• Identify an Executive Sponsor and ensure his / her buy-in: Without a doubt, this is probably the single most important factor that will either make Data Governance successful or doomed. Many data management initiatives failed when the key executive sponsor left the company, was reassigned – or worse – bailed out when things were not going right. The executive sponsor of course brings many office politics with him or her. How high in the organization is the executive sponsor? What is his/her clout? Which business function does s/he represent and what is the relative power of that business group? These are all questions one needs to address and they can’t be swept under the carpet. Given that the executive sponsors are either self-selected or assigned, there is not much one can do to alter the equation, but understanding the equation will be helpful in steering Data Governance the right way.
  • Start strong and keep it going: Data Governance in general is not started in isolation but most often aligned with some other data management initiative such as Master Data Management (MDM). It is very important to start with great enthusiasm from key management as well as stakeholders and keep it going. It is important to identify your enthusiastic supporters and continue to engage them to keep the Data Governance program succeeding. Also, understand the value proposition related to the main data management initiative such as MDM. Is it completely bought-in? How high is the visibility for that initiative in business groups? Make sure that it is not just an Information Technology-led initiative but a business unit-led initiative with active participation from IT to give Data Governance adequate political clout.
  • Have a clear focus: Many data management initiatives have gone astray very quickly without a clear focus. Ask simple questions, such as: what is the primary purpose of this initiative? Who’ll benefit from its success? What business functions will derive value from it? Always start small with narrow but defined focus and gradually expand it over a period of time.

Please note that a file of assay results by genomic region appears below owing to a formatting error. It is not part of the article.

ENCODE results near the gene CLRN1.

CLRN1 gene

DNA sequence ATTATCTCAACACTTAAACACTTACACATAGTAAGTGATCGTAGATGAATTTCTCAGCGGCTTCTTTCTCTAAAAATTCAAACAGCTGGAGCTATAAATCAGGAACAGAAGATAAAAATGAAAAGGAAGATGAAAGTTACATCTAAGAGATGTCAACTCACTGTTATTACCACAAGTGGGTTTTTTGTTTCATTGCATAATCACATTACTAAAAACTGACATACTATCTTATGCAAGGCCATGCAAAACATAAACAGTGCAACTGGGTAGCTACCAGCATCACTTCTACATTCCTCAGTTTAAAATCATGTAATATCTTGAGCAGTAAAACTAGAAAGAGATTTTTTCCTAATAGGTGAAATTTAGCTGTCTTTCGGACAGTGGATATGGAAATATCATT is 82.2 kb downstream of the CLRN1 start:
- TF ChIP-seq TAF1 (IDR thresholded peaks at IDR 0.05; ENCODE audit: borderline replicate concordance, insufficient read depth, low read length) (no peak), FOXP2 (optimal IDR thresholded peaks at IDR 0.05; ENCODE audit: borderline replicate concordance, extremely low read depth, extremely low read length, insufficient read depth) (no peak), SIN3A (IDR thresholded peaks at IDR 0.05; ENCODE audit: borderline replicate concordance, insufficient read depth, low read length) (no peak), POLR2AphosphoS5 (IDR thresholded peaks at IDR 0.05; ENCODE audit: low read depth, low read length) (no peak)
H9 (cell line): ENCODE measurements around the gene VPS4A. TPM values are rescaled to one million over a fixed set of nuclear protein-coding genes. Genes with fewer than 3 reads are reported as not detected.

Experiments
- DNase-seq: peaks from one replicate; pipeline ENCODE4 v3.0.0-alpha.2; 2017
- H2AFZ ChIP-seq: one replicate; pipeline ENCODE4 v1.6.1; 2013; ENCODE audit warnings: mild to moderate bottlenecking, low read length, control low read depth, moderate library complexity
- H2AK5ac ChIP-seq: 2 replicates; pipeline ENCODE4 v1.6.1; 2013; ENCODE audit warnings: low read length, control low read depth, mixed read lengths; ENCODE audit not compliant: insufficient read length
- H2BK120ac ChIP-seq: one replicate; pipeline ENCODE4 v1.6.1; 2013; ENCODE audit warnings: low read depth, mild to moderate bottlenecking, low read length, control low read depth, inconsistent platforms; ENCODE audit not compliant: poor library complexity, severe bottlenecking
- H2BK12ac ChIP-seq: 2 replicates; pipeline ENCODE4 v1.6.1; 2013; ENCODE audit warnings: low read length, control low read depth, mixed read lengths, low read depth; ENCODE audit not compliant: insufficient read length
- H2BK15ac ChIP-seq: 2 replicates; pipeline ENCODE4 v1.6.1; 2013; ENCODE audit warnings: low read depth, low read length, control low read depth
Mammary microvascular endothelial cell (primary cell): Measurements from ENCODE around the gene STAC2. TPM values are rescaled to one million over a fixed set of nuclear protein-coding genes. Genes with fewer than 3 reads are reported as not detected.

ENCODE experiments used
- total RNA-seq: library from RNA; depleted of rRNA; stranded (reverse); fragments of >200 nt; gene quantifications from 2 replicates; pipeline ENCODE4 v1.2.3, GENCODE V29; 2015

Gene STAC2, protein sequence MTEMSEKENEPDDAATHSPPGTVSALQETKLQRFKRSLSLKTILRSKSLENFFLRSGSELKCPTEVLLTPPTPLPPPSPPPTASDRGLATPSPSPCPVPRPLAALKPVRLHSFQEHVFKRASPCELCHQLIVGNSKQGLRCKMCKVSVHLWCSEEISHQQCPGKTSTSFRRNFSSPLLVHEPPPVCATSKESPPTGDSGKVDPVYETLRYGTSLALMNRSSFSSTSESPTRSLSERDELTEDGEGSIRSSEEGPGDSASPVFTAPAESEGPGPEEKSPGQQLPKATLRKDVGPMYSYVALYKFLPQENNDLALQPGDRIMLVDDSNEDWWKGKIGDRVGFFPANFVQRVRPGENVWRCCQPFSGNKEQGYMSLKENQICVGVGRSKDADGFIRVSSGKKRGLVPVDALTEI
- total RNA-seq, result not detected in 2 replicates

• Set up a proper foundation with a strong Executive council and defined data stewardship: Ensure that there is a strong core with a powerful Executive council and Data Governance council with sufficient authority to drive the program. Ensure that the data stewards who most likely are doing stewardship as part of their daily jobs have formal stewardship roles. Remember that ‘responsibility without authority’ is a political disaster waiting to happen.
  • Continued communication with stakeholder engagement: People who have been delivering successful Data Governance programs will tell you that these initiatives will thrive or fail based on their communication and stakeholder engagement. Make sure that the communication to stakeholders is appropriately frequent and relevant. Use a combination of mechanisms (email, bulletins, face to face, all hands etc.) to stay engaged.
  • Get some quick wins to attract management/audience attention: More often than not, either business intelligence communities or some kind of risk management/regulatory task drives data management initiatives in combination with Data Governance. If these are the ‘disenfranchised’ communities who haven’t been satisfied with their needs, make sure that you identify some quick wins for these groups and communicate those quick wins.

Politics is a very fascinating area. People seem to either hate it, indulge in it whole-heartedly, or try to ignore it unsuccessfully. Data Governance is no exception and acknowledging the politics and dealing with it head-on is the best approach as opposed to ignoring it. Even though Presidential elections and Data Governance initiatives may seem worlds apart at a cursory glance, the 2016 US Presidential elections gave us a golden opportunity to learn, and apply these learnings towards implementing successful Data Governance initiatives.

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Ramesh Dontha

Ramesh Dontha

Ramesh Dontha is Managing Partner at Digital Transformation Pro (www.DigitalTransformationPro.Com), a management consulting company focusing on Data Strategy, Data Governance, Data Quality and related Data management practices. For more than 15 years, Ramesh has put together successful strategies and implementation plans to meet/exceed business objectives and deliver business value . His personal passion is to demystify the intricacies of data governance and data management and make them applicable to business strategies and objectives. Ramesh can either be reached on LinkedIn or via email: rkdontha AT